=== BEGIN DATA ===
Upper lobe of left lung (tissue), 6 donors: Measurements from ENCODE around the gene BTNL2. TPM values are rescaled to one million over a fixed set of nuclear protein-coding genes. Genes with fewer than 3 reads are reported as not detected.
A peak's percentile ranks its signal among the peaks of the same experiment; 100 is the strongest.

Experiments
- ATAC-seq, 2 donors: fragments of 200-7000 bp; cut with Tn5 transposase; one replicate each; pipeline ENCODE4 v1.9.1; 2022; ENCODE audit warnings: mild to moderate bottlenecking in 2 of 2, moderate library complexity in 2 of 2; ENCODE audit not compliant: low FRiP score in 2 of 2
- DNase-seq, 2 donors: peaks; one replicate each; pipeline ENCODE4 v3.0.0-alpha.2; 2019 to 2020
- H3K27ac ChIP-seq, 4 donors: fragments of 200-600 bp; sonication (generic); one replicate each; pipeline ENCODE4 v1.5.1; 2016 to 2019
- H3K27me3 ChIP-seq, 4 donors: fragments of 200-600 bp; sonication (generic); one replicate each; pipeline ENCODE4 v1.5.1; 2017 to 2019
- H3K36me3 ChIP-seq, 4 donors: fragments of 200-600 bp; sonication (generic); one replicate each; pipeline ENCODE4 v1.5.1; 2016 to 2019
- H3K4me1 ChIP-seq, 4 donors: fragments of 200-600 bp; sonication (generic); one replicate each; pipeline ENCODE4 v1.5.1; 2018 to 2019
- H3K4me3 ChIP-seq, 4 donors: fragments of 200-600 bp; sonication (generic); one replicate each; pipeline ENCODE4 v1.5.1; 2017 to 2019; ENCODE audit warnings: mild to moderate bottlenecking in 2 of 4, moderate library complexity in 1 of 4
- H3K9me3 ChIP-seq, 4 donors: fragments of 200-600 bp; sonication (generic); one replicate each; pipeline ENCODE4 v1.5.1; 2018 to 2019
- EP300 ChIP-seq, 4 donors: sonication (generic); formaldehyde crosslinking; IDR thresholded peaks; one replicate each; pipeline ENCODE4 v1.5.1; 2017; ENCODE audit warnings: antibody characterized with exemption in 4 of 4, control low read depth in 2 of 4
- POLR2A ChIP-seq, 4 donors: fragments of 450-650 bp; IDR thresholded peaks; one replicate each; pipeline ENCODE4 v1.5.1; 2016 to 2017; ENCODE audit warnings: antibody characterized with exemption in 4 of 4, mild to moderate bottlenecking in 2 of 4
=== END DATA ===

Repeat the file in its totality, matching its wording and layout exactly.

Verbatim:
Upper lobe of left lung (tissue), 6 donors: Measurements from ENCODE around the gene BTNL2. TPM values are rescaled to one million over a fixed set of nuclear protein-coding genes. Genes with fewer than 3 reads are reported as not detected.
A peak's percentile ranks its signal among the peaks of the same experiment; 100 is the strongest.

Experiments
- ATAC-seq, 2 donors: fragments of 200-7000 bp; cut with Tn5 transposase; one replicate each; pipeline ENCODE4 v1.9.1; 2022; ENCODE audit warnings: mild to moderate bottlenecking in 2 of 2, moderate library complexity in 2 of 2; ENCODE audit not compliant: low FRiP score in 2 of 2
- DNase-seq, 2 donors: peaks; one replicate each; pipeline ENCODE4 v3.0.0-alpha.2; 2019 to 2020
- H3K27ac ChIP-seq, 4 donors: fragments of 200-600 bp; sonication (generic); one replicate each; pipeline ENCODE4 v1.5.1; 2016 to 2019
- H3K27me3 ChIP-seq, 4 donors: fragments of 200-600 bp; sonication (generic); one replicate each; pipeline ENCODE4 v1.5.1; 2017 to 2019
- H3K36me3 ChIP-seq, 4 donors: fragments of 200-600 bp; sonication (generic); one replicate each; pipeline ENCODE4 v1.5.1; 2016 to 2019
- H3K4me1 ChIP-seq, 4 donors: fragments of 200-600 bp; sonication (generic); one replicate each; pipeline ENCODE4 v1.5.1; 2018 to 2019
- H3K4me3 ChIP-seq, 4 donors: fragments of 200-600 bp; sonication (generic); one replicate each; pipeline ENCODE4 v1.5.1; 2017 to 2019; ENCODE audit warnings: mild to moderate bottlenecking in 2 of 4, moderate library complexity in 1 of 4
- H3K9me3 ChIP-seq, 4 donors: fragments of 200-600 bp; sonication (generic); one replicate each; pipeline ENCODE4 v1.5.1; 2018 to 2019
- EP300 ChIP-seq, 4 donors: sonication (generic); formaldehyde crosslinking; IDR thresholded peaks; one replicate each; pipeline ENCODE4 v1.5.1; 2017; ENCODE audit warnings: antibody characterized with exemption in 4 of 4, control low read depth in 2 of 4
- POLR2A ChIP-seq, 4 donors: fragments of 450-650 bp; IDR thresholded peaks; one replicate each; pipeline ENCODE4 v1.5.1; 2016 to 2017; ENCODE audit warnings: antibody characterized with exemption in 4 of 4, mild to moderate bottlenecking in 2 of 4